30-day adverse event rates following penile prosthesis surgery: an American College of Surgeons National Surgical Quality Improvement Program based evaluation.

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Background: Commonly utilized as a third-line therapy for erectile dysfunction (ED) management, the penile prostheses have become a staple treatment for ED refractory to pharmacological interventions. There is however a paucity of data in the literature pertaining to short-term adverse outcomes following penile prosthesis surgery. We thus sought to leverage the American College of Surgeons National Surgical Quality Improvement Program (ACS-NSQIP) to evaluate such outcomes within 30 days of surgery in these patients. We hypothesized that such data will lead to a more informed patient-physician consultation.

Methods: Relying on the ACS-NSQIP database [2005-2013], patients undergoing penile prosthesis placement were identified utilizing the Current Procedural Terminology (CPT) codes: 54400, 54401, 54405, 54406, 54407, 54408, 54410, 54411, 54416 and 54417. Outcomes assessed included system-wise categorized complications, length-of-stay (LOS), and re-intervention, readmission and 30-day mortality rates. Descriptive statistics were used to analyze available data. Multivariate analysis could not be performed due to small sample size.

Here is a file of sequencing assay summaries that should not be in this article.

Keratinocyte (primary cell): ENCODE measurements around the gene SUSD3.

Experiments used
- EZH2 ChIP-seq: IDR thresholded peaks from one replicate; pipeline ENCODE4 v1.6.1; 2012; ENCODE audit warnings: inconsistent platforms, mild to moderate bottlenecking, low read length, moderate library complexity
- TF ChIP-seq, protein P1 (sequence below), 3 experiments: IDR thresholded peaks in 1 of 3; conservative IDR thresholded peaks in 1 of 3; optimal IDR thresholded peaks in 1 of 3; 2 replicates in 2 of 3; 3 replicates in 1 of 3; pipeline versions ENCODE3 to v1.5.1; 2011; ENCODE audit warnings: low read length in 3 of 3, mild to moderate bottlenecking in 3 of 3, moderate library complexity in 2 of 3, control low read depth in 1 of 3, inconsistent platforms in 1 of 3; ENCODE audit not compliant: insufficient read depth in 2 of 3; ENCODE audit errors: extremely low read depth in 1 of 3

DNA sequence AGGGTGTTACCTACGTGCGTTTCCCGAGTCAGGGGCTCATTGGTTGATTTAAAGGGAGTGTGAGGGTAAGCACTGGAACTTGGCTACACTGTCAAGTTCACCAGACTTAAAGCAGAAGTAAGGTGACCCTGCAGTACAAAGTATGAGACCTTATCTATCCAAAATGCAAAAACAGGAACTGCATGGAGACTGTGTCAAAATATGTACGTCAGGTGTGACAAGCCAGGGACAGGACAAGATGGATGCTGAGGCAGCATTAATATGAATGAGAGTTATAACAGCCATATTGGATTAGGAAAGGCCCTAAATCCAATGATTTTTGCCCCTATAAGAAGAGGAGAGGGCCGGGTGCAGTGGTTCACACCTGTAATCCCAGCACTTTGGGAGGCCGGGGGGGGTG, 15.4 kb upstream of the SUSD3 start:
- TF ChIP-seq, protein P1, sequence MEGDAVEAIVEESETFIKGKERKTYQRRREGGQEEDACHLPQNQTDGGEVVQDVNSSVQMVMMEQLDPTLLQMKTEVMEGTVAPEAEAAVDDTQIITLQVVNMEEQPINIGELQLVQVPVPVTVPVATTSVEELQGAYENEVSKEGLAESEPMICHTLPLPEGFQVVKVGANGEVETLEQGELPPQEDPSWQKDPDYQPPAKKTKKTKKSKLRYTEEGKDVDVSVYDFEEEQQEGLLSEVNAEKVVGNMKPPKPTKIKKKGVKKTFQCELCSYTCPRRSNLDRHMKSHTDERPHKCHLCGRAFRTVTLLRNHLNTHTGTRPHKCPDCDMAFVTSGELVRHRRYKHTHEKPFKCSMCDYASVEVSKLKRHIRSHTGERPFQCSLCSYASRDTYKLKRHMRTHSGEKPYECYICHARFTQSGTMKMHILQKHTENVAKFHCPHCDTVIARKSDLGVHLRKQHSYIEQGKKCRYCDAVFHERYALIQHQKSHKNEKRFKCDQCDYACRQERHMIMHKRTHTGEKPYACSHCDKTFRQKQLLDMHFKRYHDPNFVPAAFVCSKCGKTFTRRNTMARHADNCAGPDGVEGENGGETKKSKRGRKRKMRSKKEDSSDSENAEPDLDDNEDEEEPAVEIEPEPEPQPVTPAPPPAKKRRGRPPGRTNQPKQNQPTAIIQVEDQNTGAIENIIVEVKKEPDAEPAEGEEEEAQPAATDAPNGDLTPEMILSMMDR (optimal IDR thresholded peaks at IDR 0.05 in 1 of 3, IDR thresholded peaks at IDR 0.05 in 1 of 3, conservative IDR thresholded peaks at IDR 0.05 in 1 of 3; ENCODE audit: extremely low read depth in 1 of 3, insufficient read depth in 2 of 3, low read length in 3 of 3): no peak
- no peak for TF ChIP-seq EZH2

Results: Overall, 98 cases of patients who underwent surgery for penile prosthesis placements between the years 2005 and 2013 were reported by the ACS-NSQIP affiliated hospitals. The median age was 65 years (interquartile range, 58-70 years). The overall 30-day complication rate was 11.3% (n=11); 5 of the 11 complications were infectious in etiology, and three were a postoperative blood transfusion event. The median LOS was 1 day. One (1.0%) patient needed to return to the operating room, two patients (2.6%) were readmitted and there was one (1.0%) death within 30 days of the original surgery.

Conclusions: Surgery for penile prosthesis appears to be a safe operation despite the routinely advanced age of the patients requiring it. Complications in the immediate postoperative setting are usually infectious. This data can be used in the clinical setting for a more informed patient-physician discussion and patient expectation management.

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